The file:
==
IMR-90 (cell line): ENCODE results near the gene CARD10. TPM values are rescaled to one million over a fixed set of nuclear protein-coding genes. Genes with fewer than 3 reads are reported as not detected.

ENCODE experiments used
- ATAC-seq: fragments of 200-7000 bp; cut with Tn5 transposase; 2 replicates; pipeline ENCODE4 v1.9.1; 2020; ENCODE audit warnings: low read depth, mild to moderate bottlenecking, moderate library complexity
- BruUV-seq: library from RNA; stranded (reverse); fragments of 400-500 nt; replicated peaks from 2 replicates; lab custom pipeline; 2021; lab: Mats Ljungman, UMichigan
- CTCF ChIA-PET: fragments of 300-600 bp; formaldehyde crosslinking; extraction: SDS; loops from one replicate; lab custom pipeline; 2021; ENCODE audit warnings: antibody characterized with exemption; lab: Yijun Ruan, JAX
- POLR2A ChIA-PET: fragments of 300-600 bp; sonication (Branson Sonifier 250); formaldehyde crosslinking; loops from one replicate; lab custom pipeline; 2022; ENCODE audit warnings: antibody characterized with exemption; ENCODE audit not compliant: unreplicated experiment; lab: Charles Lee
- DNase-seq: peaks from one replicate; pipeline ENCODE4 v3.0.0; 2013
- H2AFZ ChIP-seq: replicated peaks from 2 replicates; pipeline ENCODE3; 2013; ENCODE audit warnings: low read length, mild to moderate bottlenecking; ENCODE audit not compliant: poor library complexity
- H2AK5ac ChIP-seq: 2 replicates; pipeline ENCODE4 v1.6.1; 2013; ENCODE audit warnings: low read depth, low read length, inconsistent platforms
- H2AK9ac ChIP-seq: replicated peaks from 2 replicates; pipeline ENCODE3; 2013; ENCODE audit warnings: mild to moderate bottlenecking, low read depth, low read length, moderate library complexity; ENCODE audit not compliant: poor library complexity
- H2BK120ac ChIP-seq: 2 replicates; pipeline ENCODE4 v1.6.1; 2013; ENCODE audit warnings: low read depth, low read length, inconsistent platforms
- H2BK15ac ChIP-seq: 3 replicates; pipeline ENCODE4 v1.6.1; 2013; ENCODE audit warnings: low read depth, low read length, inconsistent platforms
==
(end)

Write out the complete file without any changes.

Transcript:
IMR-90 (cell line): ENCODE results near the gene CARD10. TPM values are rescaled to one million over a fixed set of nuclear protein-coding genes. Genes with fewer than 3 reads are reported as not detected.

ENCODE experiments used
- ATAC-seq: fragments of 200-7000 bp; cut with Tn5 transposase; 2 replicates; pipeline ENCODE4 v1.9.1; 2020; ENCODE audit warnings: low read depth, mild to moderate bottlenecking, moderate library complexity
- BruUV-seq: library from RNA; stranded (reverse); fragments of 400-500 nt; replicated peaks from 2 replicates; lab custom pipeline; 2021; lab: Mats Ljungman, UMichigan
- CTCF ChIA-PET: fragments of 300-600 bp; formaldehyde crosslinking; extraction: SDS; loops from one replicate; lab custom pipeline; 2021; ENCODE audit warnings: antibody characterized with exemption; lab: Yijun Ruan, JAX
- POLR2A ChIA-PET: fragments of 300-600 bp; sonication (Branson Sonifier 250); formaldehyde crosslinking; loops from one replicate; lab custom pipeline; 2022; ENCODE audit warnings: antibody characterized with exemption; ENCODE audit not compliant: unreplicated experiment; lab: Charles Lee
- DNase-seq: peaks from one replicate; pipeline ENCODE4 v3.0.0; 2013
- H2AFZ ChIP-seq: replicated peaks from 2 replicates; pipeline ENCODE3; 2013; ENCODE audit warnings: low read length, mild to moderate bottlenecking; ENCODE audit not compliant: poor library complexity
- H2AK5ac ChIP-seq: 2 replicates; pipeline ENCODE4 v1.6.1; 2013; ENCODE audit warnings: low read depth, low read length, inconsistent platforms
- H2AK9ac ChIP-seq: replicated peaks from 2 replicates; pipeline ENCODE3; 2013; ENCODE audit warnings: mild to moderate bottlenecking, low read depth, low read length, moderate library complexity; ENCODE audit not compliant: poor library complexity
- H2BK120ac ChIP-seq: 2 replicates; pipeline ENCODE4 v1.6.1; 2013; ENCODE audit warnings: low read depth, low read length, inconsistent platforms
- H2BK15ac ChIP-seq: 3 replicates; pipeline ENCODE4 v1.6.1; 2013; ENCODE audit warnings: low read depth, low read length, inconsistent platforms